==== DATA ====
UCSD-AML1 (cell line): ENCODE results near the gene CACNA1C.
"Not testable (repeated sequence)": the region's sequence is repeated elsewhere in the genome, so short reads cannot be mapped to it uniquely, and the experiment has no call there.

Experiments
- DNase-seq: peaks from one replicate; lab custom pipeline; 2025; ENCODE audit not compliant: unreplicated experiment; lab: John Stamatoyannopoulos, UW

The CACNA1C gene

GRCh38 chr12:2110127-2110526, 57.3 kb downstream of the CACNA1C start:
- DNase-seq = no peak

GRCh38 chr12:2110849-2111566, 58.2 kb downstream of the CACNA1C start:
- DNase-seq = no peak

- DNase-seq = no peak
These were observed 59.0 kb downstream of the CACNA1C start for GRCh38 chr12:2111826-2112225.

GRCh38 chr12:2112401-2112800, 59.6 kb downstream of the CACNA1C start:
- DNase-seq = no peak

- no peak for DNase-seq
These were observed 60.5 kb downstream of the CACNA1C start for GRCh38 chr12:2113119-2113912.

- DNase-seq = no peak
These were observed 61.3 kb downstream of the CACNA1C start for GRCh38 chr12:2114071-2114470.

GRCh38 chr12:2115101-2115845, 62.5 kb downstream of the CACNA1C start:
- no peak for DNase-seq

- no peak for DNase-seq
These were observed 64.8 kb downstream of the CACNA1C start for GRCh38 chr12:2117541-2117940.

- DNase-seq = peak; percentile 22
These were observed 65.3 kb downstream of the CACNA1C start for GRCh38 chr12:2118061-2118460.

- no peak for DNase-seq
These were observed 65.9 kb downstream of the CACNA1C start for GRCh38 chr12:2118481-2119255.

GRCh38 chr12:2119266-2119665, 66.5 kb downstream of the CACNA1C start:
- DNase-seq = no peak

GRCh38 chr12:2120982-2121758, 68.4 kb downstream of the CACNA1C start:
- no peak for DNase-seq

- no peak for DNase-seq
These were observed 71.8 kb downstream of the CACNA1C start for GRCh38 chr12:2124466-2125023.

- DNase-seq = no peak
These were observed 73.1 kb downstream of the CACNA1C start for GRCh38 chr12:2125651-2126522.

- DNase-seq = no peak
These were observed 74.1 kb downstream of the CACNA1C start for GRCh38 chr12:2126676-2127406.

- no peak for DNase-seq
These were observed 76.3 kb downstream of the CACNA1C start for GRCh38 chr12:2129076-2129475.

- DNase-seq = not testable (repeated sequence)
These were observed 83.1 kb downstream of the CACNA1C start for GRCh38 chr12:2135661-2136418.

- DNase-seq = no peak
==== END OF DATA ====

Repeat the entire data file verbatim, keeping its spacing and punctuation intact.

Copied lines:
UCSD-AML1 (cell line): ENCODE results near the gene CACNA1C.
"Not testable (repeated sequence)": the region's sequence is repeated elsewhere in the genome, so short reads cannot be mapped to it uniquely, and the experiment has no call there.

Experiments
- DNase-seq: peaks from one replicate; lab custom pipeline; 2025; ENCODE audit not compliant: unreplicated experiment; lab: John Stamatoyannopoulos, UW

The CACNA1C gene

GRCh38 chr12:2110127-2110526, 57.3 kb downstream of the CACNA1C start:
- DNase-seq = no peak

GRCh38 chr12:2110849-2111566, 58.2 kb downstream of the CACNA1C start:
- DNase-seq = no peak

- DNase-seq = no peak
These were observed 59.0 kb downstream of the CACNA1C start for GRCh38 chr12:2111826-2112225.

GRCh38 chr12:2112401-2112800, 59.6 kb downstream of the CACNA1C start:
- DNase-seq = no peak

- no peak for DNase-seq
These were observed 60.5 kb downstream of the CACNA1C start for GRCh38 chr12:2113119-2113912.

- DNase-seq = no peak
These were observed 61.3 kb downstream of the CACNA1C start for GRCh38 chr12:2114071-2114470.

GRCh38 chr12:2115101-2115845, 62.5 kb downstream of the CACNA1C start:
- no peak for DNase-seq

- no peak for DNase-seq
These were observed 64.8 kb downstream of the CACNA1C start for GRCh38 chr12:2117541-2117940.

- DNase-seq = peak; percentile 22
These were observed 65.3 kb downstream of the CACNA1C start for GRCh38 chr12:2118061-2118460.

- no peak for DNase-seq
These were observed 65.9 kb downstream of the CACNA1C start for GRCh38 chr12:2118481-2119255.

GRCh38 chr12:2119266-2119665, 66.5 kb downstream of the CACNA1C start:
- DNase-seq = no peak

GRCh38 chr12:2120982-2121758, 68.4 kb downstream of the CACNA1C start:
- no peak for DNase-seq

- no peak for DNase-seq
These were observed 71.8 kb downstream of the CACNA1C start for GRCh38 chr12:2124466-2125023.

- DNase-seq = no peak
These were observed 73.1 kb downstream of the CACNA1C start for GRCh38 chr12:2125651-2126522.

- DNase-seq = no peak
These were observed 74.1 kb downstream of the CACNA1C start for GRCh38 chr12:2126676-2127406.

- no peak for DNase-seq
These were observed 76.3 kb downstream of the CACNA1C start for GRCh38 chr12:2129076-2129475.

- DNase-seq = not testable (repeated sequence)
These were observed 83.1 kb downstream of the CACNA1C start for GRCh38 chr12:2135661-2136418.

- DNase-seq = no peak